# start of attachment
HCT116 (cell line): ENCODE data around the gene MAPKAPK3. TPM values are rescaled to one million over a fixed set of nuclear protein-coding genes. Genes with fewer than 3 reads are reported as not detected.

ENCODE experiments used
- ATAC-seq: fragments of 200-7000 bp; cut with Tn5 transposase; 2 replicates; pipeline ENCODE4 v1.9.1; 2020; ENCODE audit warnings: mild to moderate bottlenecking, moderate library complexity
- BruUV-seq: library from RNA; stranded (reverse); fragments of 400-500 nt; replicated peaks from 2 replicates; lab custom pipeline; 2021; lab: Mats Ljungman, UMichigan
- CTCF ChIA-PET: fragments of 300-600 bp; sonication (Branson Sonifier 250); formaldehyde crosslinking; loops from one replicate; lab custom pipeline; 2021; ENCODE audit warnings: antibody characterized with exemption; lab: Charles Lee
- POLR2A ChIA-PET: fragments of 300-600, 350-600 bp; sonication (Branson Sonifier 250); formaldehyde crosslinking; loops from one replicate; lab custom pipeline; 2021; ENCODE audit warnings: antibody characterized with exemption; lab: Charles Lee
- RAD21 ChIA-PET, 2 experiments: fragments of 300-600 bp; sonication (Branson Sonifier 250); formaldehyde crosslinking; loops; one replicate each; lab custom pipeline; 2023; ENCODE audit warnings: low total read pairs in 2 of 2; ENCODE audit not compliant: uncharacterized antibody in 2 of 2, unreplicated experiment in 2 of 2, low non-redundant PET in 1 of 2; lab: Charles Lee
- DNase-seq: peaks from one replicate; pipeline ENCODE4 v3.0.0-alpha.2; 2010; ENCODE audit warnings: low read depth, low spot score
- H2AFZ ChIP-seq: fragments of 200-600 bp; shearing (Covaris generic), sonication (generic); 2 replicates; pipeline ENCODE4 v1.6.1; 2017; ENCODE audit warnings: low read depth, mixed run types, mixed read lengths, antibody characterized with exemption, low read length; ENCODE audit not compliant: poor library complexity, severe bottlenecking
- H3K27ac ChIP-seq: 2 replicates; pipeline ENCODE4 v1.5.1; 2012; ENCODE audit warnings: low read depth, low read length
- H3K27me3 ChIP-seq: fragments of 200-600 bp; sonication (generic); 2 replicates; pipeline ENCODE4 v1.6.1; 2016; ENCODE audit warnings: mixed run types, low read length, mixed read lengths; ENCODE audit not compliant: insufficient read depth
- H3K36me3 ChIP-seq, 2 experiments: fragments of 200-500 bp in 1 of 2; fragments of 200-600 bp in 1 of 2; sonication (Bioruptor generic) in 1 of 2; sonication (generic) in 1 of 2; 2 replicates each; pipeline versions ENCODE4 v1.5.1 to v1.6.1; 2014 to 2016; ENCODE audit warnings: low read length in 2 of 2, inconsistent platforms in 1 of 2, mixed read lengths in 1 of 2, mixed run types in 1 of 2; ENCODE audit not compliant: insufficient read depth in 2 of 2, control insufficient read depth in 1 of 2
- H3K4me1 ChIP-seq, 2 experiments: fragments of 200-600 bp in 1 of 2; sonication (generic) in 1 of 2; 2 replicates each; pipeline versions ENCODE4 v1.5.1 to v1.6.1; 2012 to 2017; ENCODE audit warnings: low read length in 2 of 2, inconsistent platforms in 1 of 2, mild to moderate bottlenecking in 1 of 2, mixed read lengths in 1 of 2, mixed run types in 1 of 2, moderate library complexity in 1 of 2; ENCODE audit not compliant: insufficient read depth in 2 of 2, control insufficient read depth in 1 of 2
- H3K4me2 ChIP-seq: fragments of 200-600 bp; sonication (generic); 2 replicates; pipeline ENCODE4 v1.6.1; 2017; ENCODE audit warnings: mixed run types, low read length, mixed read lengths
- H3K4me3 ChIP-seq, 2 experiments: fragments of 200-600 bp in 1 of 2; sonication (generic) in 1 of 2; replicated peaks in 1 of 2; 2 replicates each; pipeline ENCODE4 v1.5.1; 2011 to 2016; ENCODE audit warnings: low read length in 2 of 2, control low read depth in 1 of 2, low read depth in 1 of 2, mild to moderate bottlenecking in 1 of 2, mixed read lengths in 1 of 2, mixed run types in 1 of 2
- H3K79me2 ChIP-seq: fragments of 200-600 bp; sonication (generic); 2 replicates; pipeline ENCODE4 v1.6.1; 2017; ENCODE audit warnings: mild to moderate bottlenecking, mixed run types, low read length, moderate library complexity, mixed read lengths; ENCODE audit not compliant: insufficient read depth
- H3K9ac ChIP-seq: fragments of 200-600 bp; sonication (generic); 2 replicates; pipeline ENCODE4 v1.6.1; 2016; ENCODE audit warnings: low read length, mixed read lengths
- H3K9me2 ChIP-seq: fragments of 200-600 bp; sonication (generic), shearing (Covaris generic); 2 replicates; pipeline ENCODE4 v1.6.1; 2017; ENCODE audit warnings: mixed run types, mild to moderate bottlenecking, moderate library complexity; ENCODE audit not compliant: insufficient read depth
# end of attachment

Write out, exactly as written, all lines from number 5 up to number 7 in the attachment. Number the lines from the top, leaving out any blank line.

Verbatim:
- CTCF ChIA-PET: fragments of 300-600 bp; sonication (Branson Sonifier 250); formaldehyde crosslinking; loops from one replicate; lab custom pipeline; 2021; ENCODE audit warnings: antibody characterized with exemption; lab: Charles Lee
- POLR2A ChIA-PET: fragments of 300-600, 350-600 bp; sonication (Branson Sonifier 250); formaldehyde crosslinking; loops from one replicate; lab custom pipeline; 2021; ENCODE audit warnings: antibody characterized with exemption; lab: Charles Lee
- RAD21 ChIA-PET, 2 experiments: fragments of 300-600 bp; sonication (Branson Sonifier 250); formaldehyde crosslinking; loops; one replicate each; lab custom pipeline; 2023; ENCODE audit warnings: low total read pairs in 2 of 2; ENCODE audit not compliant: uncharacterized antibody in 2 of 2, unreplicated experiment in 2 of 2, low non-redundant PET in 1 of 2; lab: Charles Lee